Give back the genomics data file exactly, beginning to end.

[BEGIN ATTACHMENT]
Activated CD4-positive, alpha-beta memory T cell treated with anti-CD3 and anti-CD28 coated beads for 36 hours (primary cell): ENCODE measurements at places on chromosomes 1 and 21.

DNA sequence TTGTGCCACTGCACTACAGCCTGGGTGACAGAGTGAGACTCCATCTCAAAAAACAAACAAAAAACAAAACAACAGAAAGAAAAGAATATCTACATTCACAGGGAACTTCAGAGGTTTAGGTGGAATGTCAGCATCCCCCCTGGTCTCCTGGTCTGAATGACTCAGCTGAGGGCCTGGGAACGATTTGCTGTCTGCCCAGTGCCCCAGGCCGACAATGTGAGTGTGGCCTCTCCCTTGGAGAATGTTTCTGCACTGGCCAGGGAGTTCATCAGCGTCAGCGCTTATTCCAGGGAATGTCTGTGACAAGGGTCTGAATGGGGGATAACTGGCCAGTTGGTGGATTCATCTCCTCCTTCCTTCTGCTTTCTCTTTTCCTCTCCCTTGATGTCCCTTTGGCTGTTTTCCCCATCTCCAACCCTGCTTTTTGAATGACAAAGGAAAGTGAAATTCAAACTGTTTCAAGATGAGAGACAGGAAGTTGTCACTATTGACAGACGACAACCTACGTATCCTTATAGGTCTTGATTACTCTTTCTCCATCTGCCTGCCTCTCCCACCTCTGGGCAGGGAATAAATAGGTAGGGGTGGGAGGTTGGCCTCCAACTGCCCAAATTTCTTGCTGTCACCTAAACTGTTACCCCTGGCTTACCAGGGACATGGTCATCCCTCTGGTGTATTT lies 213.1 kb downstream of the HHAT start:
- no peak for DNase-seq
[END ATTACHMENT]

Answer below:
Activated CD4-positive, alpha-beta memory T cell treated with anti-CD3 and anti-CD28 coated beads for 36 hours (primary cell): ENCODE measurements at places on chromosomes 1 and 21.

DNA sequence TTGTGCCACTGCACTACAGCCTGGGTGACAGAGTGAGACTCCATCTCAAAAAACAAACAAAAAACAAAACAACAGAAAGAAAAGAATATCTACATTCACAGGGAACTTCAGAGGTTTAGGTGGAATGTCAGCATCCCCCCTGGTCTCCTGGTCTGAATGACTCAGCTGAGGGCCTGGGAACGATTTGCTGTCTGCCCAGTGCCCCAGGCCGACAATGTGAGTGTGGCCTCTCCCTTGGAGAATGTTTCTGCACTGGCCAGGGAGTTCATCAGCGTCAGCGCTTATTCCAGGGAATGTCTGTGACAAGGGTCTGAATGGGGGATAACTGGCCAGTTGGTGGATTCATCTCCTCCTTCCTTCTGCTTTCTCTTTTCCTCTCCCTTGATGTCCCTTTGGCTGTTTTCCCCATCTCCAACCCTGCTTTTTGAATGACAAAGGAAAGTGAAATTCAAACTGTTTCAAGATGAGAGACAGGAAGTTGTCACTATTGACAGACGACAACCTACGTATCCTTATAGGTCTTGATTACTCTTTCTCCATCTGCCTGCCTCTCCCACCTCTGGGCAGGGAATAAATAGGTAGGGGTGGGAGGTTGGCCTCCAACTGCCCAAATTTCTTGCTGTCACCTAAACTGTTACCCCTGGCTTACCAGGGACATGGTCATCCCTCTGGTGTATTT lies 213.1 kb downstream of the HHAT start:
- no peak for DNase-seq